Clubs desperate to future-proof game

Lyndsey HewisonNorfolk golf will celebrate a year of progress this weekend - and look ahead at plans for the future of the game in the county. The Norfolk County Golf Partnership, which works with clubs to develop the game, will hold its annual meeting at Barnham Broom tomorrow afternoon.Lyndsey Hewison

Norfolk golf will celebrate a year of progress this weekend - and look ahead at plans for the future of the game in the county.

The Norfolk County Golf Partnership, which works with clubs to develop the game, will hold its annual meeting at Barnham Broom tomorrow afternoon.

It's hoped that at least two or three representatives of each club will attend, together with their professionals. They'll learn about the achievements of the past year - and about an initiative to help clubs cope with the challenging economic climate.

The Partnership has bought each club a copy of the EGU/EWGA Recruitment and Retention Toolkit and these will be distributed at the meeting. The �15 toolkit is designed to help clubs to encourage more players to join and to make sure that they have a positive experience and stay as active members.


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County development officer Karen Young said: "Clubs need to think about how they can attract new people to come and play and to stay playing. Times are changing and they can't afford to be static.

"Often clubs don't see a way forward other than the conventional, which usually means increasing subs. But, they are starting to think outside the box and how they can link with the community and particularly with schools."

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The Toolkit is a comprehensive, adaptable guide which includes best practice examples and templates offering practical guidance. It also contains the EGU and EWGA 'Tee to Green' Introductory Programme and 'Welcome Booklets', both of which can be used by clubs to provide additional support for new member golfers.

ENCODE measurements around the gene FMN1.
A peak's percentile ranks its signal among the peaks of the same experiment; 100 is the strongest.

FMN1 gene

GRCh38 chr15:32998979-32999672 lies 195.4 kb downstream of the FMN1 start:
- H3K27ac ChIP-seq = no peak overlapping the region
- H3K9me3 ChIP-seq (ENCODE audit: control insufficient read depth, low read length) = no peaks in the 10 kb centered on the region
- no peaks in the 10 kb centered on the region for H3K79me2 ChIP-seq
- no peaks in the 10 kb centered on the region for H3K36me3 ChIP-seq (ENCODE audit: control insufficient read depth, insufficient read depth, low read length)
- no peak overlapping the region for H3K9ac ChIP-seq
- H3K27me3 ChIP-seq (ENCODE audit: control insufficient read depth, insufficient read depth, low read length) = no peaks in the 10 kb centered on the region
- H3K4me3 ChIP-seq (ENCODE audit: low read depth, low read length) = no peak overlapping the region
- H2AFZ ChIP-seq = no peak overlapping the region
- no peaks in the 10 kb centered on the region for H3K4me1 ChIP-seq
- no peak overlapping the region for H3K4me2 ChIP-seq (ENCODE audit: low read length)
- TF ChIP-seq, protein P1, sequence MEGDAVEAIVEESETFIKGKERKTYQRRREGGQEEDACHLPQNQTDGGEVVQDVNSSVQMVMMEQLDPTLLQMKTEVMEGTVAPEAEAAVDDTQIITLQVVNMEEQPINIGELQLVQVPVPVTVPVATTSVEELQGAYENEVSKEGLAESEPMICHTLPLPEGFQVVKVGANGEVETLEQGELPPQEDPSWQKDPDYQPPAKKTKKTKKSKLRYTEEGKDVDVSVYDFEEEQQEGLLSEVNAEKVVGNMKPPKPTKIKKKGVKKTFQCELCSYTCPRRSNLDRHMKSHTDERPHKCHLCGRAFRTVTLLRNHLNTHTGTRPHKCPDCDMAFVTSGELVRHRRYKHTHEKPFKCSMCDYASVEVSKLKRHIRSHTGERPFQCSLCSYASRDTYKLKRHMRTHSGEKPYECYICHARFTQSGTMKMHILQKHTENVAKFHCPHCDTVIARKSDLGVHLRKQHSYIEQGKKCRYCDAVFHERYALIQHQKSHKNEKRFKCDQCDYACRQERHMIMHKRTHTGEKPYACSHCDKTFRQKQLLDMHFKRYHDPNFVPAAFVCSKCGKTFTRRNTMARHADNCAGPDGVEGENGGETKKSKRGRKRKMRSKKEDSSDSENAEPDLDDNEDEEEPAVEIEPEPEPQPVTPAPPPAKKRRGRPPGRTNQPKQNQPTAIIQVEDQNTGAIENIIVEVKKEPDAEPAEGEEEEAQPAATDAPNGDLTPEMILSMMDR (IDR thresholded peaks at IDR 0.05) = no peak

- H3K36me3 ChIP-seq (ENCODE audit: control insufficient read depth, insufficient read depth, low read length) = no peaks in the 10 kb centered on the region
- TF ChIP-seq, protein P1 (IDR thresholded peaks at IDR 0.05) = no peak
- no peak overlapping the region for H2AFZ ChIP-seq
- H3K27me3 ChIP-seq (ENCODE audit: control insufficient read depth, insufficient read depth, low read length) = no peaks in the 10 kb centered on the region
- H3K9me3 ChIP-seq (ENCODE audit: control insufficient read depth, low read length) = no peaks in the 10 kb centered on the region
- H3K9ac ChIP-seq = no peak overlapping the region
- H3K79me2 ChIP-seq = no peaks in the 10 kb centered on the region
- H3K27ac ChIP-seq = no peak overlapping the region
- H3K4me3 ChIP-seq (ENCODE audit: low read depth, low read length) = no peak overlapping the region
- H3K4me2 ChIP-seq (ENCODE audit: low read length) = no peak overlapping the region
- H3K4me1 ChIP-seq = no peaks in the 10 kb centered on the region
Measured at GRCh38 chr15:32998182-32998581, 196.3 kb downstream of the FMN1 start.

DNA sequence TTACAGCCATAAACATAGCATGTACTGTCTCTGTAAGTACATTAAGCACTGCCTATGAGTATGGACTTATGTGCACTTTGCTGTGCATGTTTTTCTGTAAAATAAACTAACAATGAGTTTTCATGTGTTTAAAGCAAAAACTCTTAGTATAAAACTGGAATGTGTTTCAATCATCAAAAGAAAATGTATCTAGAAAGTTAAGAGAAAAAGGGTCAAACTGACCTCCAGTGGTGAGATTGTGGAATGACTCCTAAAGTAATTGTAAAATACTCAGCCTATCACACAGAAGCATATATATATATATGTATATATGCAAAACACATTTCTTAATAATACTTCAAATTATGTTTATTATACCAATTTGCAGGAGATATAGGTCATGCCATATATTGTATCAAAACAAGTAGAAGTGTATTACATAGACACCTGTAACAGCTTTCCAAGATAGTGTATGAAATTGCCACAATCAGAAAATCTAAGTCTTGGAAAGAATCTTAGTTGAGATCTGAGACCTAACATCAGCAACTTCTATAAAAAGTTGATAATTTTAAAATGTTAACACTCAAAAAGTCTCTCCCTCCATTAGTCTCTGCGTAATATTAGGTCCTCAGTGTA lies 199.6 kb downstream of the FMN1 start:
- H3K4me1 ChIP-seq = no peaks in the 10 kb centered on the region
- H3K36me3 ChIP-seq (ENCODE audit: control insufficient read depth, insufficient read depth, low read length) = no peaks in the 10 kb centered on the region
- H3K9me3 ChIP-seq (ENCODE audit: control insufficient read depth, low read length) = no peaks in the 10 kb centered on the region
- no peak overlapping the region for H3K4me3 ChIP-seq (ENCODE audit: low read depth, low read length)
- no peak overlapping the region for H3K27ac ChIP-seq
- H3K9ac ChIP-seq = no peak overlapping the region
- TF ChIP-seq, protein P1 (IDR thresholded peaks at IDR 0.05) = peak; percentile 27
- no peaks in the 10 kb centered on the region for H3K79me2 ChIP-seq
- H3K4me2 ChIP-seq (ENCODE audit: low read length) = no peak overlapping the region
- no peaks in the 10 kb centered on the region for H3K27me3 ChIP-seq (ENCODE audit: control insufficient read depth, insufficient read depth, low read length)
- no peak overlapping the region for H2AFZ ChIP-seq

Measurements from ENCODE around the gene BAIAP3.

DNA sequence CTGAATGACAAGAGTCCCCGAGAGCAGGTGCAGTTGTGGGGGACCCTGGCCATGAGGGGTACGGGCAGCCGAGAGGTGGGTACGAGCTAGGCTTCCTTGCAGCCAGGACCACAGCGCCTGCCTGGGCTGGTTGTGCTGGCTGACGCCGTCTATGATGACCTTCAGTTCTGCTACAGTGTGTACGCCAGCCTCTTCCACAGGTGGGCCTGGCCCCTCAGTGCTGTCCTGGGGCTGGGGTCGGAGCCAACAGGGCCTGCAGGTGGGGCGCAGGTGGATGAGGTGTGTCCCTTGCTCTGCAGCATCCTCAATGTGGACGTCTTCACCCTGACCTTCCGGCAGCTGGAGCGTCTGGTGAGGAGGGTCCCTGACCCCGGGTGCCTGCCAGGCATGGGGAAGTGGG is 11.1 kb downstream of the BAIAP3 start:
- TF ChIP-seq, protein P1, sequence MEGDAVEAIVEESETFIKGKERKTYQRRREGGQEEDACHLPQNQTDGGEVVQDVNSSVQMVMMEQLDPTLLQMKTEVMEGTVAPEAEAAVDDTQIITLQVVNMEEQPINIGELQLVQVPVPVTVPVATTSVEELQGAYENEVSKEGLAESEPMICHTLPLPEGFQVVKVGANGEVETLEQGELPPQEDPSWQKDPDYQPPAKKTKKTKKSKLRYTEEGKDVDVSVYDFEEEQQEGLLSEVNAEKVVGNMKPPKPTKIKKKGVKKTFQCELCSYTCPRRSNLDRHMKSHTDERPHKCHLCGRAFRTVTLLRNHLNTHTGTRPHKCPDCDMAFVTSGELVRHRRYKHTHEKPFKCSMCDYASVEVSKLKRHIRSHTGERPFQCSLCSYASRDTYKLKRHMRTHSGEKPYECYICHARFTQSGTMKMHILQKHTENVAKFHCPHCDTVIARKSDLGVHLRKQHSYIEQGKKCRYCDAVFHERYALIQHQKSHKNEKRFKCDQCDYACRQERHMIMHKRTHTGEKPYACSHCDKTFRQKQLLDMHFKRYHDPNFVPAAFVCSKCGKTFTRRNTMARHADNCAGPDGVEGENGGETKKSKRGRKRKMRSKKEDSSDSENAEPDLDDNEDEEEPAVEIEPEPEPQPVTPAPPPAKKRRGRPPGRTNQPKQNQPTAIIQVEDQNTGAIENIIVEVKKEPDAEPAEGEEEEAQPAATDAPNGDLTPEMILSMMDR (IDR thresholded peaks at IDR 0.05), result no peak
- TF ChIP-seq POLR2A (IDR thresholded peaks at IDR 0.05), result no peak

Maintaining and increasing membership has been a challenge for many clubs, but 80pc of those which have increased their membership over the last two years have taken advantage of one or more EGU/EWGA development initiatives.

At tomorrow's meeting there will also be an appeal for clubs which are prepared to take part in events to attract women, girls and families to golf. Karen hopes to run these simultaneously at a number of venues and says: "The interest is there and we want to focus on these target groups."

Professionals also receive support from the Partnership. A workshop plan has been devised to help them upgrade their skills without having to travel to PGA headquarters at The Belfry.

Three courses were run before Christmas, which were also attended by pros from Essex and Suffolk. It is hoped that local take-up will increase over coming months.

Clubs will also be encouraged to discuss ways of encouraging more volunteers to come forward to support their activities and to help run events and projects.

"Golf clubs have a lot of volunteers, although they don't always see themselves as that, but they always need more," said Karen.

"This is about getting them to spread the jobs out so lots of people do little bits. It's also to get them to think outside the club environment and find the people and places who will help them."

Progress over the last year includes the county's rapid gain of the GolfMark awards. Thetford has just become the latest club to receive the national award, which recognises junior and beginner-friendly facilities, and this brings the county total to eight, with several others in the pipeline. A year ago, just two Norfolk clubs had been GolfMarked. "That's been great," said Karen. "We've been highly successful."

The Partnership has also set up a Coach and Player programme which has identified talented U12s and U14s and supports them with training. This programme is aimed at youngsters who are not picked up by established county coaching schemes - they may not be members of golf clubs or have a handicap but have been introduced to the game at school and shown an aptitude for it.

Norfolk's system, which is believed to be unique, is to identify the youngsters and then attach them to one of six contracted coaches who will work with them over a 24-week period. Currently around 25 youngsters are involved and more talent-spotting is going on in primary schools. It is hoped to increase the number of coaches.

The annual meeting of the Norfolk County Golf Partnership will take place tomorrow at 2.30pm in the Kimberley Suite at Barnham Broom Golf Club. Representatives of all clubs are welcome. Clubs will also be invited to appoint a Partnership representative to be responsible for cascading information to their members.

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